[1/12/17] Chicago is stepping up its battle with Moody’s Investors Service ahead of a $1.2 billion bond sale next week.
Mayor Rahm Emanuel, a Democrat who pushed through a record tax increase to shore up the city’s finances, asked the company to pull its junk rating on Chicago’s debt, saying it’s exaggerating the risks to bondholders and failing to recognize steps he’s taken. Chicago has already stopped hiring Moody’s to rate new bond deals, relying instead on rivals S&P Global Ratings and Fitch Ratings that continue to consider its debt investment grade.
“It has become increasingly clear that Moody’s rating methodology and agenda are far from objective and independent,” Emanuel said in a Dec. 8 letter to Moody’s Chief Executive Officer Raymond McDaniel that was released by the city. “Your current rating does not accurately reflect the city’s credit or our ability to pay debt service when due.”
Chicago became the only major U.S. city outside of Detroit with a junk rating in 2015, when Moody’s downgraded it because of the escalating pension bills triggered by years of failing to set aside enough money to cover promised benefits.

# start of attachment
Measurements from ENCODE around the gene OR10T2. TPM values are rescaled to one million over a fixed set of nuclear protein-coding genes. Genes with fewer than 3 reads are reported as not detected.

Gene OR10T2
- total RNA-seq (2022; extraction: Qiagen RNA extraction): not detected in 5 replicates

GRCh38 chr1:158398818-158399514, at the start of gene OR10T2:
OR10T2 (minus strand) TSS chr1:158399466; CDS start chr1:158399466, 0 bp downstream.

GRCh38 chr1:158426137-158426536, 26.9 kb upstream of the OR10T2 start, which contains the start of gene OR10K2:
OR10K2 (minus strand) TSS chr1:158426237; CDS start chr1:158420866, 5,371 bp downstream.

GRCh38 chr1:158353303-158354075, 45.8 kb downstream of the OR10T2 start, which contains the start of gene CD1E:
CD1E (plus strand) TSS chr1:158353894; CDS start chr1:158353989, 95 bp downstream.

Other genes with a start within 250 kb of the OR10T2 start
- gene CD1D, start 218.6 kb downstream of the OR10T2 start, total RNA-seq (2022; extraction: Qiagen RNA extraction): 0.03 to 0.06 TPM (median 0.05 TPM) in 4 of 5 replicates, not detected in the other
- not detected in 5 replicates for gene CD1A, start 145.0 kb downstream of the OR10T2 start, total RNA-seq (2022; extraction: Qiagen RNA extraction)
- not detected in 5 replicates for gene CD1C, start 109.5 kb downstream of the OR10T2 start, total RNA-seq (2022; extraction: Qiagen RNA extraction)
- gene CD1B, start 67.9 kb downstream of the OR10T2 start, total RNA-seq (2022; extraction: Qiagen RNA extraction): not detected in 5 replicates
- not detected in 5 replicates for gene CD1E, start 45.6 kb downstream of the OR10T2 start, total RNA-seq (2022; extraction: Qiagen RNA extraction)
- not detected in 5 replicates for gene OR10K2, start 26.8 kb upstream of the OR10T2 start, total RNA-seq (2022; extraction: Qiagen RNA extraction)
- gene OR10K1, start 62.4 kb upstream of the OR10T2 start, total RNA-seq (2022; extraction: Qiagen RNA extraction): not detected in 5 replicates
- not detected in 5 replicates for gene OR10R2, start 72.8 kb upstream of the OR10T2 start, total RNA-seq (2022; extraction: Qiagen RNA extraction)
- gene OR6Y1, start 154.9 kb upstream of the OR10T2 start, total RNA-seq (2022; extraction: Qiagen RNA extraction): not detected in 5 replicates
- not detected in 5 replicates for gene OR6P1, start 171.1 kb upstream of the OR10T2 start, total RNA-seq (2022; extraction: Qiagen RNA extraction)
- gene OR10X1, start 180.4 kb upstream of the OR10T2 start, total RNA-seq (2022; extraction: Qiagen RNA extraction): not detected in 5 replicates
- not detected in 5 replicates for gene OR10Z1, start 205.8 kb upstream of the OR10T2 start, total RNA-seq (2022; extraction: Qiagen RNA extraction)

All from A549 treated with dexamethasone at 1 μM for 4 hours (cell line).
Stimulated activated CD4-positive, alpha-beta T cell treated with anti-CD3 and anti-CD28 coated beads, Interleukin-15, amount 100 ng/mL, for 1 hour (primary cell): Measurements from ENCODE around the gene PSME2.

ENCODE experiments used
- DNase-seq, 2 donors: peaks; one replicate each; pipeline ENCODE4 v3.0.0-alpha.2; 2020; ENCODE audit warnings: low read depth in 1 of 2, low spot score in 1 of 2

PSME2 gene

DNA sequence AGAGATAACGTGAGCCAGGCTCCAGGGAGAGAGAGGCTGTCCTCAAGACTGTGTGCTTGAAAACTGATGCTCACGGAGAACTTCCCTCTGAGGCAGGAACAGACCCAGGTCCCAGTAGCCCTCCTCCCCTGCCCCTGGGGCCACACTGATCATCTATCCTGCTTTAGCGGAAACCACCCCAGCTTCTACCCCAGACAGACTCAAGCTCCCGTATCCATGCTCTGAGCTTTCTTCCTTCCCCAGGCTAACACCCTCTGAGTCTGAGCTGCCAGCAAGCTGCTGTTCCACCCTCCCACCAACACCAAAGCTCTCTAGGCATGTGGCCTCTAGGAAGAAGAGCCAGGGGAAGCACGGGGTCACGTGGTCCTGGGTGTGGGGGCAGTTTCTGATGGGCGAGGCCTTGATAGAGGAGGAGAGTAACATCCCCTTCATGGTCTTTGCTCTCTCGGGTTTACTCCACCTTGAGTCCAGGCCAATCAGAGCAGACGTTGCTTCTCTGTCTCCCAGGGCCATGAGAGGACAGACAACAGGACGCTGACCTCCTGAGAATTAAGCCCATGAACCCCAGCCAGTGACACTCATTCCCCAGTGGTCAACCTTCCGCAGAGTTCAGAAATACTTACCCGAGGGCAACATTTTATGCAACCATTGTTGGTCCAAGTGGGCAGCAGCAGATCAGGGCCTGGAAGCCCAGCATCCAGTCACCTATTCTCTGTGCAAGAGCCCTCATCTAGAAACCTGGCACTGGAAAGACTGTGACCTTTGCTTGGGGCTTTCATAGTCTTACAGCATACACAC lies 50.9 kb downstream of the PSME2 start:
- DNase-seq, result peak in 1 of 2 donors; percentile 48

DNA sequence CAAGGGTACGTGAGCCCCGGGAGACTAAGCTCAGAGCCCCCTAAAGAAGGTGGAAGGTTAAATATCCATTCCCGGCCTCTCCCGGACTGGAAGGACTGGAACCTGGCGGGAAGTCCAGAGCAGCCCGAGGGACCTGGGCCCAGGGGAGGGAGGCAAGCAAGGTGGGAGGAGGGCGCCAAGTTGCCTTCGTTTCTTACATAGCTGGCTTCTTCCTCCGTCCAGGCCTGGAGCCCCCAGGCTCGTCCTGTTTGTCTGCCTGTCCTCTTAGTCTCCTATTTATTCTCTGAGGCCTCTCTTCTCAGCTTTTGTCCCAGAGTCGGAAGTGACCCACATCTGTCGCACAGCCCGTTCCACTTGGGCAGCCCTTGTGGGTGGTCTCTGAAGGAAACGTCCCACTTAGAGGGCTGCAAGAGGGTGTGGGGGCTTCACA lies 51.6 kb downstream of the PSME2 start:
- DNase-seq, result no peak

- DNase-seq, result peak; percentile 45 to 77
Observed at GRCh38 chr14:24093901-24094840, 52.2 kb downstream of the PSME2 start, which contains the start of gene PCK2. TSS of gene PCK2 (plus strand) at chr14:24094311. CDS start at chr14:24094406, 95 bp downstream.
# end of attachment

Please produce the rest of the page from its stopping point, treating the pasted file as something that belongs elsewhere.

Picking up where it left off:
With its rating also downgraded by S&P and Fitch, Chicago has had to pay higher interest rates to bond investors, adding to its financial strain. A Chicago general-obligation bond maturing in 2026, one of the city’s most active securities, is showing a yield to worst of about 5.10 percent, nearly three percentage points more than benchmark debt, according to data compiled by Bloomberg.
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